Larry Hopkins


Larry Hopkins played football at Wake Forest in 1970 and 1971. In only two years, Hopkins left his mark on the field and in the record books as one of the best Deacon rushers in history. As a fullback, Hopkins was a two-time All-ACC selection as Wake Forest had back-to-back winning seasons for the first time in the ACC era. In 1971, Hopkins led the ACC in rushing with 1,228 yards, still the best single season mark in Wake Forest history. He set a then school record of 111.6 yards per game.

Wake Forest fans may best remember "Hoppy" for his role in the Deacons' 14-13 victory against North Carolina in which he scored the winning touchdown as the Deacs ran to their first ACC championship in 1970.

Hopkins was just as adept in the classroom, earning Dean's List distinction in all four semesters. He was a serious student-athlete at a time when it was not heavily scrutinized or regulated. Hopkins used his education to enter the field of medicine. He completed his residency at the Medical College of Virginia and joined the Air Force, attaining the rank of Major.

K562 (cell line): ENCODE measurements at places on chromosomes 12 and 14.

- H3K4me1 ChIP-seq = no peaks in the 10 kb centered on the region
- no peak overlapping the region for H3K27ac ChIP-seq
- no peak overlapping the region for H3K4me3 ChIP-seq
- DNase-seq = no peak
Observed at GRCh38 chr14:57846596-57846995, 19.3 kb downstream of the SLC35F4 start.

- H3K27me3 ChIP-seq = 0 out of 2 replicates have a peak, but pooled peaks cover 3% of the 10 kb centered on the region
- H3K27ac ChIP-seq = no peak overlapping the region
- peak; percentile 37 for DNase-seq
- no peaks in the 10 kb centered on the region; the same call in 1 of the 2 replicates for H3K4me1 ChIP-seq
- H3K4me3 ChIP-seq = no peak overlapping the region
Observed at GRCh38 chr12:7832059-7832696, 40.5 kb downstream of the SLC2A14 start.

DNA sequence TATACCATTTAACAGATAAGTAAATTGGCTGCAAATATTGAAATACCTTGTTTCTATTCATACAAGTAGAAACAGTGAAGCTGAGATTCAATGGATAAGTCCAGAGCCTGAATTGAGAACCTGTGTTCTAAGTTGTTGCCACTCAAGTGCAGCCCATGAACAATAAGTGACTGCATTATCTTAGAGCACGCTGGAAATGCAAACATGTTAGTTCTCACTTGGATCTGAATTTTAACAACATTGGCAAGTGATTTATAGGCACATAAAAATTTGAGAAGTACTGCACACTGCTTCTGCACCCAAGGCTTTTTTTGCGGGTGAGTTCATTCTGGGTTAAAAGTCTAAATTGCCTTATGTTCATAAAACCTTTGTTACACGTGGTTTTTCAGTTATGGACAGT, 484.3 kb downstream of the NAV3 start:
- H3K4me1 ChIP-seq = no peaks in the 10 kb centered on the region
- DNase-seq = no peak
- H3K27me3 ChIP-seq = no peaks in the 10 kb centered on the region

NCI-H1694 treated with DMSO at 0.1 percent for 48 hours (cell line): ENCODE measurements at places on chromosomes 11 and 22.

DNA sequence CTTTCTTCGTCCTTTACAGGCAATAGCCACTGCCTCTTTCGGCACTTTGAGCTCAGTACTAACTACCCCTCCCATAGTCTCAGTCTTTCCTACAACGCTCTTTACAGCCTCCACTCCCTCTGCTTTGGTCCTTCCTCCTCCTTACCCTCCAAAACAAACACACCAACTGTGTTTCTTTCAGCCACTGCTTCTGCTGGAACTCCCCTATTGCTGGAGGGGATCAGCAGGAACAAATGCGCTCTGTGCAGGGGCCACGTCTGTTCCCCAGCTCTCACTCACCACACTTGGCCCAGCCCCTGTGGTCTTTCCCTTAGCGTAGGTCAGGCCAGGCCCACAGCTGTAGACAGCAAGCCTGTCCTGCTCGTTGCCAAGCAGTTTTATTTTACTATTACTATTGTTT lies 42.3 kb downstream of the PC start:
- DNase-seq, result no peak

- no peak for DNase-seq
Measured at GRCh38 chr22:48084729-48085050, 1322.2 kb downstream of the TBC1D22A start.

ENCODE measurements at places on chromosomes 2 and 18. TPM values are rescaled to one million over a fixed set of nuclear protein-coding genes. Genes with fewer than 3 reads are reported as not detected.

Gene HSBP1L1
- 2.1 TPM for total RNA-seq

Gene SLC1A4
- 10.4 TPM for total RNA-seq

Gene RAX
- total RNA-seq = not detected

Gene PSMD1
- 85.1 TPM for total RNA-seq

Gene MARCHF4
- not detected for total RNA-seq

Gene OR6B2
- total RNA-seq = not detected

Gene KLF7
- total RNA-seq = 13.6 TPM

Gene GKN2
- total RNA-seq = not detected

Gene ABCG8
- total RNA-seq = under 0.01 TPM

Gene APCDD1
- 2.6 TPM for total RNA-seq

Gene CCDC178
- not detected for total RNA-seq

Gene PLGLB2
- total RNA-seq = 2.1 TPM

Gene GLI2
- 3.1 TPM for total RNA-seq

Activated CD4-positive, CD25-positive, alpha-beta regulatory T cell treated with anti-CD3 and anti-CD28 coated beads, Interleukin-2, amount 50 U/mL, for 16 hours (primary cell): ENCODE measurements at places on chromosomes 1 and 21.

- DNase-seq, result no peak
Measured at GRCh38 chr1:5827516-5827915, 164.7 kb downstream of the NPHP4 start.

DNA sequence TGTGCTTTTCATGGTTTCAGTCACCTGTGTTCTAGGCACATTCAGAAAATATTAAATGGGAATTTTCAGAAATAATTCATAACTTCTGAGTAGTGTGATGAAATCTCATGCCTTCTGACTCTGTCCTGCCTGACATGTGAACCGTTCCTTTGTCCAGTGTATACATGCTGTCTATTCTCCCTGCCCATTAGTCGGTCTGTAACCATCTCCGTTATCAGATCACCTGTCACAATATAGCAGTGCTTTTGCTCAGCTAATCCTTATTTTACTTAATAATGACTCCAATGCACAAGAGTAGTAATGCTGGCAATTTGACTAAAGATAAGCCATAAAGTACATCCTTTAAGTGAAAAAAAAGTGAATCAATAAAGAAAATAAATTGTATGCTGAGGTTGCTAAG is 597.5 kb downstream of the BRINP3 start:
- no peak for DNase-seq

Larry Hopkins returned to Winston-Salem in 1983 to continue his career as a physician and remained active with Wake Forest, serving on the Board of Trustees.

He was inducted into the Wake Forest Sports Hall of Fame in 1989.


Gene Overby

Gene Overby


Gene Overby was recognized throughout the Atlantic Coast Conference as the "Voice of the Deacons" for his work with the school's radio network, as well as serving host to various Wake Forest-oriented television shows over the years from 1972 until his death in 1989.